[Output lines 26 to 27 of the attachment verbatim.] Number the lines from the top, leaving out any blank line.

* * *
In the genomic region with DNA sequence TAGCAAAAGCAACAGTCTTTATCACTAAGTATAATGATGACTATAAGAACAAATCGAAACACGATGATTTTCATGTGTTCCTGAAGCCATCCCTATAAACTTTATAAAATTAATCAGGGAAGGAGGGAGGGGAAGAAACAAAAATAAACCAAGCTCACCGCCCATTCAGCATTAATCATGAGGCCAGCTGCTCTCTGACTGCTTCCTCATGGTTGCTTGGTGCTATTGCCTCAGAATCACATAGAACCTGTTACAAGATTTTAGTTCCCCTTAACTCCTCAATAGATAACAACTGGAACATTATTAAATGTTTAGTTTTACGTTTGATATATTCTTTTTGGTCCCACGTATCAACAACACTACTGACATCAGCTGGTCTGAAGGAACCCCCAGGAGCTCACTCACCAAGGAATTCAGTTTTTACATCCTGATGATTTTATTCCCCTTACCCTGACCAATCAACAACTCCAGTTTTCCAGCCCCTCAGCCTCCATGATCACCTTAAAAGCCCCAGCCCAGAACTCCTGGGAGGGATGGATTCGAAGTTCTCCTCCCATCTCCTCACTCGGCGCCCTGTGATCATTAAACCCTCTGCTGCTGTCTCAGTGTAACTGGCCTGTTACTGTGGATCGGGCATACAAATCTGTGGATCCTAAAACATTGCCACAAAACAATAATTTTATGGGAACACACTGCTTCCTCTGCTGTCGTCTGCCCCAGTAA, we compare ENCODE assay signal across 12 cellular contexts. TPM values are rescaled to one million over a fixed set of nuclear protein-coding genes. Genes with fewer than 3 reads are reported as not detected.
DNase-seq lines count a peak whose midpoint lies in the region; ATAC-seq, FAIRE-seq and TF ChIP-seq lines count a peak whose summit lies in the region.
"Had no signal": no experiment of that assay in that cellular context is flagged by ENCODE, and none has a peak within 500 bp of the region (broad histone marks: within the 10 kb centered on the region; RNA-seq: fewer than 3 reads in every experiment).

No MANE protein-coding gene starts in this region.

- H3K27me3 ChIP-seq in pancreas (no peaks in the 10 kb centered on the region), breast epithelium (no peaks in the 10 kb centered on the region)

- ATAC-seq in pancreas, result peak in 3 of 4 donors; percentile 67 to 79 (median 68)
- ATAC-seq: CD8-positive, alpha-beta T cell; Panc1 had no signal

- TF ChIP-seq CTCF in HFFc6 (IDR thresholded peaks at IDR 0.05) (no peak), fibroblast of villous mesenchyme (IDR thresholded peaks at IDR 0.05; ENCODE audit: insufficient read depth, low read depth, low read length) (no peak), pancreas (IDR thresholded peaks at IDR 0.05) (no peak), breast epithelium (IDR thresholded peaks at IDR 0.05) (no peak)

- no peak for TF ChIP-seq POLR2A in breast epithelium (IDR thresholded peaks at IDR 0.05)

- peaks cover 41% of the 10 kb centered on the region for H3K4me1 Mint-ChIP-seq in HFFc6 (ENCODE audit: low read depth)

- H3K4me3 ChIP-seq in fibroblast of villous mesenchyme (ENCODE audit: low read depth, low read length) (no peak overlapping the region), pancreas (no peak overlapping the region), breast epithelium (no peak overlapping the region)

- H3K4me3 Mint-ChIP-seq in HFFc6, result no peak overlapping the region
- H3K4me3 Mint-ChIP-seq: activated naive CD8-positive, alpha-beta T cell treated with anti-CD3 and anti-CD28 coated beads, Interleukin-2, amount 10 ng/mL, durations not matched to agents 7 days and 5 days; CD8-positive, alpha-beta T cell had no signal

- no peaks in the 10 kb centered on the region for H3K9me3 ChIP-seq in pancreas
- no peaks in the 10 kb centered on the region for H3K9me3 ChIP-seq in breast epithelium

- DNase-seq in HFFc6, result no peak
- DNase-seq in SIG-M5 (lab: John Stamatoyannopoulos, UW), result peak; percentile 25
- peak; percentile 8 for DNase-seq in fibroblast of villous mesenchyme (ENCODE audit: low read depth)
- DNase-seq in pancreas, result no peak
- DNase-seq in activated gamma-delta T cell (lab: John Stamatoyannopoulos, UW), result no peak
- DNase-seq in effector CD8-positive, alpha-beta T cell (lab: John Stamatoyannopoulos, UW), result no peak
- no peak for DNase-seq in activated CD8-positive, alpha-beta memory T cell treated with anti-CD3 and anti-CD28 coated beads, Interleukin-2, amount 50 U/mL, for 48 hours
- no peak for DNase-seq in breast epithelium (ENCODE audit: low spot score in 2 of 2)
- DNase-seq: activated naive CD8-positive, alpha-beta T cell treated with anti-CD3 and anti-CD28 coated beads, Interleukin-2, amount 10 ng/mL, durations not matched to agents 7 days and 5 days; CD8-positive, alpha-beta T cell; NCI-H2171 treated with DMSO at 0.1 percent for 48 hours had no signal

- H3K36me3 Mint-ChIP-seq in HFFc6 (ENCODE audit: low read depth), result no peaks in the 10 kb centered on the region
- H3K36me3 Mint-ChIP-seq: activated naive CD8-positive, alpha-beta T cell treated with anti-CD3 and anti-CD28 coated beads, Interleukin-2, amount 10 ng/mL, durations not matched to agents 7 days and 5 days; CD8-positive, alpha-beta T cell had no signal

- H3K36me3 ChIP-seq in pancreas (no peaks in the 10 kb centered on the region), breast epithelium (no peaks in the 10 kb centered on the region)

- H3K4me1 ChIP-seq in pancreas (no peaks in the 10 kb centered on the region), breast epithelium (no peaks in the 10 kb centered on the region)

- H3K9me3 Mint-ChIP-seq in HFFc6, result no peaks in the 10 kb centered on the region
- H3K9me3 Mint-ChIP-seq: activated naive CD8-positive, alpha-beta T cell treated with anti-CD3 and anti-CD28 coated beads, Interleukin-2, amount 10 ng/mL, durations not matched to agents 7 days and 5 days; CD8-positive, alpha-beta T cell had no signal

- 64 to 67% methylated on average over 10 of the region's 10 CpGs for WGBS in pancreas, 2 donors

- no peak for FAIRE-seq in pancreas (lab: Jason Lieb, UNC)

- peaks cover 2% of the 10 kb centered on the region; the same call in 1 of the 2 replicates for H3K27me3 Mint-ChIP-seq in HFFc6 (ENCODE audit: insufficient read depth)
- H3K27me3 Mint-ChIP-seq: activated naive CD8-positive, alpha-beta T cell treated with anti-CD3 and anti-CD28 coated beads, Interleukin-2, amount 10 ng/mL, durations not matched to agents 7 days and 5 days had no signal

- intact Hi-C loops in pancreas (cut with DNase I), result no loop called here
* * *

- H3K36me3 Mint-ChIP-seq: activated naive CD8-positive, alpha-beta T cell treated with anti-CD3 and anti-CD28 coated beads, Interleukin-2, amount 10 ng/mL, durations not matched to agents 7 days and 5 days; CD8-positive, alpha-beta T cell had no signal

- H3K36me3 ChIP-seq in pancreas (no peaks in the 10 kb centered on the region), breast epithelium (no peaks in the 10 kb centered on the region)